By Topic

Broadcast-Based Peer-to-Peer Collaborative Video Streaming Among Mobiles

Sign In

Cookies must be enabled to login.After enabling cookies , please use refresh or reload or ctrl+f5 on the browser for the login options.

Formats Non-Member Member
$33 $13
Learn how you can qualify for the best price for this item!
Become an IEEE Member or Subscribe to
IEEE Xplore for exclusive pricing!
close button

puzzle piece

IEEE membership options for an individual and IEEE Xplore subscriptions for an organization offer the most affordable access to essential journal articles, conference papers, standards, eBooks, and eLearning courses.

Learn more about:

IEEE membership

IEEE Xplore subscriptions

2 Author(s)
Man-Fung Leung ; Dept. of Comput. Sci. & Eng., Hong Kong Univ. of Sci. & Technol. ; S. -H. Gary Chan

In traditional mobile streaming networks such as 3G cellular networks, all users pull streams from a server. Such pull model leads to high streaming cost and problem in system scalability. In this paper, we propose and investigate a fully distributed, scalable, and cost-effective protocol to distribute multimedia content to mobiles in a peer-to-peer manner. Our protocol, termed Collaborative Streaming among Mobiles (COSMOS), makes use of broadcasting and data sharing to achieve high performance (in terms of delay, cost fairness, stream continuity, etc.). In COSMOS, only a few peers pull video descriptions from base stations. Using a free broadcast channel (such as Wi-Fi and Bluetooth), they share the streams to nearby neighbors. As a result, COSMOS greatly reduces the streaming cost and cellular bandwidth requirement. Furthermore, as video streams are supplied by multiple peers, COSMOS is robust to peer failure. Since broadcasting is used to distribute video data, COSMOS is highly scalable to large number of users. In COSMOS, peers autonomously determine whether to broadcast packets or not in order to efficiently use of the channel bandwidth. By taking turns to pull descriptions, peers can effectively share, and hence substantially reduce, streaming cost. As broadcast scope is small and peers can often obtain a number of streams from its neighbors, COSMOS achieves low delay and excellent stream continuity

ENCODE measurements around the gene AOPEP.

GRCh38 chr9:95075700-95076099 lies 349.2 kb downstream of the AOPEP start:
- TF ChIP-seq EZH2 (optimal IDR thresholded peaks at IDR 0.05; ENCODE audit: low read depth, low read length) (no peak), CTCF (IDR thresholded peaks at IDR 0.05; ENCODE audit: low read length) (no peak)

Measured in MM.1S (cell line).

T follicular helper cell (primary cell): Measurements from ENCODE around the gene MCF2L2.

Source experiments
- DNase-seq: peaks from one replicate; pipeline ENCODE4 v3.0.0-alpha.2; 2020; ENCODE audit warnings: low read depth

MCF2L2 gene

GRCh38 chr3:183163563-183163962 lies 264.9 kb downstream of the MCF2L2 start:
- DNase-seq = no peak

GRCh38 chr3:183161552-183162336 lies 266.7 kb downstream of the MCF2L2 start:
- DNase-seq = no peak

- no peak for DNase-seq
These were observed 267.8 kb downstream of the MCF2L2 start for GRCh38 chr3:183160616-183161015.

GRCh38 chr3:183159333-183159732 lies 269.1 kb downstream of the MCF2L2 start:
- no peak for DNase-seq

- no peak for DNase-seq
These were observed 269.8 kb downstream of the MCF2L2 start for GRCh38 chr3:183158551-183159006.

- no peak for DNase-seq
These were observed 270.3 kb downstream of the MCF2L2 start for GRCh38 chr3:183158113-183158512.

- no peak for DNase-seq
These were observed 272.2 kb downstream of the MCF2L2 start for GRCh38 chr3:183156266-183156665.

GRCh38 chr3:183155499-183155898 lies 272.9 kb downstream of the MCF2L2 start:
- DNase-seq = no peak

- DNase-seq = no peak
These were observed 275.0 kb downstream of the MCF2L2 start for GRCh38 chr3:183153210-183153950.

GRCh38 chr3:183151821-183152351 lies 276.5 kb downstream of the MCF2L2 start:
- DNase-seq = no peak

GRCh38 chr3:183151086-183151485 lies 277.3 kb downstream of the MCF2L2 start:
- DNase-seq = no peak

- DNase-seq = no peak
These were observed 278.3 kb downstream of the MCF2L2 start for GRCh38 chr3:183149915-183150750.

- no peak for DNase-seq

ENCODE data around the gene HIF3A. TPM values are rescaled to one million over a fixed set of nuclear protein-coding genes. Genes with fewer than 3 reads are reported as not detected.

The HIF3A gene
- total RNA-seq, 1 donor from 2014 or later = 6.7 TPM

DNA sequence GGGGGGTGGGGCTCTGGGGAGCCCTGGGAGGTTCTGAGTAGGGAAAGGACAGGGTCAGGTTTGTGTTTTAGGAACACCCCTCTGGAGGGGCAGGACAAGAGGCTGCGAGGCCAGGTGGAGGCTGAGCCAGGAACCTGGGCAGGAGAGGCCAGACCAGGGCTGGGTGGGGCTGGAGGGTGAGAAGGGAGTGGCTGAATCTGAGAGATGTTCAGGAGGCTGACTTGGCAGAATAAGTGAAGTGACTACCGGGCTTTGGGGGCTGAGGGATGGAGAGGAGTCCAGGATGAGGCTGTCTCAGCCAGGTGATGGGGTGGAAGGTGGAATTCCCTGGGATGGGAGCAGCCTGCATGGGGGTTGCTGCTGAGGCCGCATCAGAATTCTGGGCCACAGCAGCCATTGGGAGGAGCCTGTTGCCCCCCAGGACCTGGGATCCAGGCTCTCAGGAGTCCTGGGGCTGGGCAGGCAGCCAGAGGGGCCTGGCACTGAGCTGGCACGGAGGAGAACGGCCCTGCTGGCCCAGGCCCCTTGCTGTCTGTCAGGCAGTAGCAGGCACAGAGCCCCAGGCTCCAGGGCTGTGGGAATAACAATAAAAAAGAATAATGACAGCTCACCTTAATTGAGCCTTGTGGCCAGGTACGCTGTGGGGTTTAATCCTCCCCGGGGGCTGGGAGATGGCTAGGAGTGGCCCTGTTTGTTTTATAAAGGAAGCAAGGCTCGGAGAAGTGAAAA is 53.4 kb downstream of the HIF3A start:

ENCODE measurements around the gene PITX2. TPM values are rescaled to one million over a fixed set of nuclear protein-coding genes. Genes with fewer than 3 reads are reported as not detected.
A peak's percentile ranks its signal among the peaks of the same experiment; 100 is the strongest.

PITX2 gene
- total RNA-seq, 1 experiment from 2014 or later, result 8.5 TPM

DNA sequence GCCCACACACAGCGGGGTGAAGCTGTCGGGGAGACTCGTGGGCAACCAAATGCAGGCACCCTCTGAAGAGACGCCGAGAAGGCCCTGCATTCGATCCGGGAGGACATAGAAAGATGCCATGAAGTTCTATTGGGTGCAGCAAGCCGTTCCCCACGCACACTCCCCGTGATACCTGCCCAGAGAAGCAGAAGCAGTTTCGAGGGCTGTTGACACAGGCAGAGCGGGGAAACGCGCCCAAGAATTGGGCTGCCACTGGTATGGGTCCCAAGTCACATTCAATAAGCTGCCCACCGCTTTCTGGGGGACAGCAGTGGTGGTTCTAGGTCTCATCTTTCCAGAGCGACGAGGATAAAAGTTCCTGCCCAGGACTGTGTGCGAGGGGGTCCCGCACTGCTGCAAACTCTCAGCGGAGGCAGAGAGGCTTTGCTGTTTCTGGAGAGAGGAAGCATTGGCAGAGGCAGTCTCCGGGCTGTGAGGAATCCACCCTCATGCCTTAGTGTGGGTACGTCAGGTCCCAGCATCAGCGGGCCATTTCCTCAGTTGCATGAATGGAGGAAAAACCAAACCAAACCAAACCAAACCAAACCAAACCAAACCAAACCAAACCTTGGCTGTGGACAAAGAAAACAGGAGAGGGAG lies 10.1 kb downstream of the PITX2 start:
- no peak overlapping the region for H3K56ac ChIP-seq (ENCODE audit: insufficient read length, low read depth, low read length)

Published in:

IEEE Transactions on Broadcasting  (Volume:53 ,  Issue: 1 )